First Person: Vigil at San Quentin By OSHA NEUMANN

Friday December 16, 2005

We wait, packed up against the gate to San Quentin Prison. We are a diverse crowd of many colors and many ages, standing bundled up against the cold, holding our candles and our signs. Off to one side are two counter demonstrators. One holds a large sign that says “Thou shalt not kill applies to Tookie Williams.” The other holds a smaller sign that says “For details read the Bible.” 

The black cables laid down by the media to feed electricity to their equipment are strung along the pavement beneath our feet. In the middle of the crowd, a little space has been carved out by a TV crew. A cameraman holding a camera on his shoulder points it at a reporter doing a stand up. The reporter has short cropped white hair. He’s wearing a white shirt and a tie with a leather jacket. He looks like he’s made of wax. His makeup gives his face an unnatural blush. His expression is blank and unreadable as he waits patiently for the signal to begin his 15 second sound bite.  

To the left of us is the bay, a dark body of water, with the miniature lights of the San Francisco and the Bay Bridge at its outer edge. To the right, two-story frame houses sit on a hillside. They have steps climbing towards porches. One has Christmas lights wrapped around the railing. We are in what the road sign calls “San Quentin Village.” 

Time passes. A woman with a baby sits against a concrete retaining wall. Protesters climb onto the roof of a garage to get a better view of the stage. A man comes out of the adjoining house and announces somewhat half-heartedly “This is private property, you know.” Then he goes back inside. One of the people on the garage roof throws a cigarette butt into a clump of ivy, where it continues to smoke. The smell drifts towards a woman standing next to me. She’s worried it will start a fire. Two men try to allay her fear. They forage for burning butt without success. The smell goes away. 

We had been told the execution would begin at a minute past midnight. Midnight arrives. On the stage, a woman is drumming and singing a Native American chant. The crowd joins in. Then a man leads us in “We Shall Overcome.” 

More minutes pass. Children from Richmond read sections of Tookie Williams’ children’s book A woman assures us that as soon as the organizers know anything they will tell us. The children keep reading. No one leaves. And then finally—finally?—the announcement from the stage: a San Quentin spokesman says that Tookie Williams has been executed. I hold my friend Brian’s hand. He has been a good friend for many years. Two woman next to us embrace and begin to cry quietly. At the edge of the crowd an angry chant begins: “They say death row, we say hell no!” It is not picked up. The crowd does not seem to be in a shouting mood. Slowly we begin to leave.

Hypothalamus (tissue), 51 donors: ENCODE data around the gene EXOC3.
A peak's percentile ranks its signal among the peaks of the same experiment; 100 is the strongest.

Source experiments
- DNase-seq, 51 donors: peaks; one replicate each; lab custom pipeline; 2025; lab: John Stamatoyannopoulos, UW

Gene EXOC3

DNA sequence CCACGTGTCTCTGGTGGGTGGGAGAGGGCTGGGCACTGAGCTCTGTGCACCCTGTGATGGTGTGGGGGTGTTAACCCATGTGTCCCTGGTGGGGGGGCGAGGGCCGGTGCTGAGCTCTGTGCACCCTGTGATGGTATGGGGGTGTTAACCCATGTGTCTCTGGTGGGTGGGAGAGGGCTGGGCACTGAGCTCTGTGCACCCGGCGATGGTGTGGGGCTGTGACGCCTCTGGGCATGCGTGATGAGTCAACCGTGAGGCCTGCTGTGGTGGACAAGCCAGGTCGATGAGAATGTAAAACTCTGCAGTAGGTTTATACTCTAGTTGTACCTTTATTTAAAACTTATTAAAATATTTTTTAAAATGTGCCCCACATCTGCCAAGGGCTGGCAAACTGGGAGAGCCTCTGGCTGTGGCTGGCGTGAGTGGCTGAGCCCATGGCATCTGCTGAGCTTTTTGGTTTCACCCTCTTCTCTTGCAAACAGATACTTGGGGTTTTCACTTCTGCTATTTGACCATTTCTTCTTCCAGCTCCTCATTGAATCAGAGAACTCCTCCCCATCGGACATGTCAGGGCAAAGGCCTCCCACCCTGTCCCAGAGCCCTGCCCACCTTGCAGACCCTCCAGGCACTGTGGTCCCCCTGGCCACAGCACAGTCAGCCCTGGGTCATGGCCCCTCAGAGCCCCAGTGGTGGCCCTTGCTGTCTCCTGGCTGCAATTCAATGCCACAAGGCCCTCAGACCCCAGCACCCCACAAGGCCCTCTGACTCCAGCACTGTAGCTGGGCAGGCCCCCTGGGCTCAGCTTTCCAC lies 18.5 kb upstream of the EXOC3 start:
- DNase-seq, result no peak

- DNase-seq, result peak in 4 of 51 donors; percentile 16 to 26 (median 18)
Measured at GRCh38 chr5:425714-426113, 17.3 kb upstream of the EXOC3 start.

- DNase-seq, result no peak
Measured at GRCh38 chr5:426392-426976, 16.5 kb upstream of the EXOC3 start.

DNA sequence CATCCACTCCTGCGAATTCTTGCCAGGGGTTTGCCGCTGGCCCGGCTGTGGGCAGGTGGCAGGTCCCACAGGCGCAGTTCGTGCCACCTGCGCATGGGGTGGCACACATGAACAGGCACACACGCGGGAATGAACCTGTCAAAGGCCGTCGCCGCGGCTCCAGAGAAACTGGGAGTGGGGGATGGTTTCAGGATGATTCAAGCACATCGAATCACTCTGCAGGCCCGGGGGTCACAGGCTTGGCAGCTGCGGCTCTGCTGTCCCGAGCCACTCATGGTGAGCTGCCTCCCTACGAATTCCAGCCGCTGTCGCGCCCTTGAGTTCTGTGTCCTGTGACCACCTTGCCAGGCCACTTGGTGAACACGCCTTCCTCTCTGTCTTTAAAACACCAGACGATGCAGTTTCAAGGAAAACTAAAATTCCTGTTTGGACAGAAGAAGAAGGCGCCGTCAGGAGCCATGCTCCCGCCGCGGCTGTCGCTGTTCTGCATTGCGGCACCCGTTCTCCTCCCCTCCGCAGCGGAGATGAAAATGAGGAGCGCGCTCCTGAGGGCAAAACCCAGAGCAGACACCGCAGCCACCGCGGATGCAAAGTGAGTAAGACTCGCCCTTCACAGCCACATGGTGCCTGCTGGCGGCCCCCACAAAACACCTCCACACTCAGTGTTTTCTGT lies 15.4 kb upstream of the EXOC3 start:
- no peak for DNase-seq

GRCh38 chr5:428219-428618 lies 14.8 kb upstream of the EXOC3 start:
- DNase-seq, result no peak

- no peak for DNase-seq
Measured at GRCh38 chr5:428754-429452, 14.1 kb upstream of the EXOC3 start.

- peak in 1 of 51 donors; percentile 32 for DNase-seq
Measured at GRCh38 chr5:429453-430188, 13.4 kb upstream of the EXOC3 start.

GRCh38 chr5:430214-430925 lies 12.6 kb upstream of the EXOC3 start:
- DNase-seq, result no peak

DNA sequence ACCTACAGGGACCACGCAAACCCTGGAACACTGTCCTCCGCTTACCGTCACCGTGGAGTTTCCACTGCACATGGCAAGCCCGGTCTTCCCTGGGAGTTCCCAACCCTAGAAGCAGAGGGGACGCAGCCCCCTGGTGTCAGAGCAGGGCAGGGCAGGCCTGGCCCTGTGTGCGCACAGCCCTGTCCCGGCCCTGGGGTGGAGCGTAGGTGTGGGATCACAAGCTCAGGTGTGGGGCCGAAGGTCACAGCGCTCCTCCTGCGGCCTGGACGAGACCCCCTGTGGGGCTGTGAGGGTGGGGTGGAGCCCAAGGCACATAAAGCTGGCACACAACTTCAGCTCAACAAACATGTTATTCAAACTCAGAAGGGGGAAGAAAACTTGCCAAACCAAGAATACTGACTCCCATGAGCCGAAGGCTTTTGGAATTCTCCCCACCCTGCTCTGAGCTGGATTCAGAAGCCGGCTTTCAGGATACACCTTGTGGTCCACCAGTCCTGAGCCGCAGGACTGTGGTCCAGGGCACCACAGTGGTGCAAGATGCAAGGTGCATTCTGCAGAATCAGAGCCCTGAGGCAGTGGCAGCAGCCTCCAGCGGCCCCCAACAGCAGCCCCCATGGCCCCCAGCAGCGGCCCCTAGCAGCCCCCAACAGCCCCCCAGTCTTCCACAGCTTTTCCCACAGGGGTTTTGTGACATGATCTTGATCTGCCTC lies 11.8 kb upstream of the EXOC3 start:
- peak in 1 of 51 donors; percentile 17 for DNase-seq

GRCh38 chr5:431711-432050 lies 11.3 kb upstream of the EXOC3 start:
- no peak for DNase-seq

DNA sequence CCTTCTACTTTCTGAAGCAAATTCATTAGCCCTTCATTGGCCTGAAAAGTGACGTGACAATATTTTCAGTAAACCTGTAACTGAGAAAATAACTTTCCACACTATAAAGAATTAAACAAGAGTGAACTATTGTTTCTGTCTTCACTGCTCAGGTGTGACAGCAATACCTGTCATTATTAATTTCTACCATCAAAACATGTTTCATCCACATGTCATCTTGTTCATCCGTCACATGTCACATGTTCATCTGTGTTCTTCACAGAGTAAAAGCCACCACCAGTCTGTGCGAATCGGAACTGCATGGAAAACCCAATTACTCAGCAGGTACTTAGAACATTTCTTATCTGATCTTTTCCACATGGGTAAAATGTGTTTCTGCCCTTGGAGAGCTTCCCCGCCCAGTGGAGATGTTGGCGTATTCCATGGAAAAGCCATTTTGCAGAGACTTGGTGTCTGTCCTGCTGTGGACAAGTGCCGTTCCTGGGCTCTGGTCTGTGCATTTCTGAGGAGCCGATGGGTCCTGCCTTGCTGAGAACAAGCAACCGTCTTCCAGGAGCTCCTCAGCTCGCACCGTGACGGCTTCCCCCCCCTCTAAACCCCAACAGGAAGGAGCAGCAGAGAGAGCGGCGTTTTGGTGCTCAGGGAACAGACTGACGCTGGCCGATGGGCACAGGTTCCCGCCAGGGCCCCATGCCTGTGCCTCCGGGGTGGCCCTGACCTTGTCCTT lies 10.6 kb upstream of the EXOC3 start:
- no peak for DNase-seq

At what moment did he die? What precisely were we doing? As my legs got stiff I looked at my watch to see how much longer I needed to be out here. I quickly reproached myself: “Am I anxious for the moment of his death to come? Because my legs are little stiff? 

We say: “I can’t wait till the day will come.” And yet we must wait. We say: “I dread the day that’s coming.” And yet it comes. Time marches on. It’s like an army, trampling through the fields, flattening the grass. Nothing can stand in its way. It is disciplined. It looks neither right nor left. It cares not a whit for the wishes of those who would halt its progress or speed it along. We say it marches because it is relentlessness. It permits no deviation, no side trips into the past, no scouting expeditions into the future. And while we stood, that march goose stepped past Tookie Williams, and we, whether we would or not, joined the parade. And we left his lifeless body behind as we headed for our cars. 

We did not know the moment that he died or even that he was dead until we were told. There was no shift in the light, no change in atmospheric pressure. No tremor passed through the earth. His death did not register on any Richter scale. One life gone, and the universe weighs the same as it did before its passing. It does not seem right that such a monumental event should leave so little mark.  

I had brought along in my satchel a copy of Gov. Schwarzenegger’s statement denying clemency. It took just six pages to print it out from the governor’s website. Unlike most of my friends I thought in the end he would grant clemency. I thought that anyone who has in his hands the life of another human being, would feel the weight of that life. Even a politician as crass and artificial as Arnold. I thought he would know that when all the hoopla had died down, and he was left alone with his memories his decision would be there with him, leaving its mark on his soul. But reading that statement I knew that Arnold never imagined such a moment. For him the hoopla would always be there. Those thin six pages that threw away Tookie’s life read as if written not by a human being but by a clever machine that collated soundbites, bits of boilerplate, and talking points. The words had been chosen, not for their relation to reality, but for their effect. I realized Schwarzenegger lives in an eternal present. He can’t imagine an end to the party. Or the power. But time will eat Schwarzenegger as it has eaten Tookie. And while Tookie’s life will feed other lives, all that will remain of Schwarzenegger will be a bitter memory.  


Osha Neumann is an attorney and activist.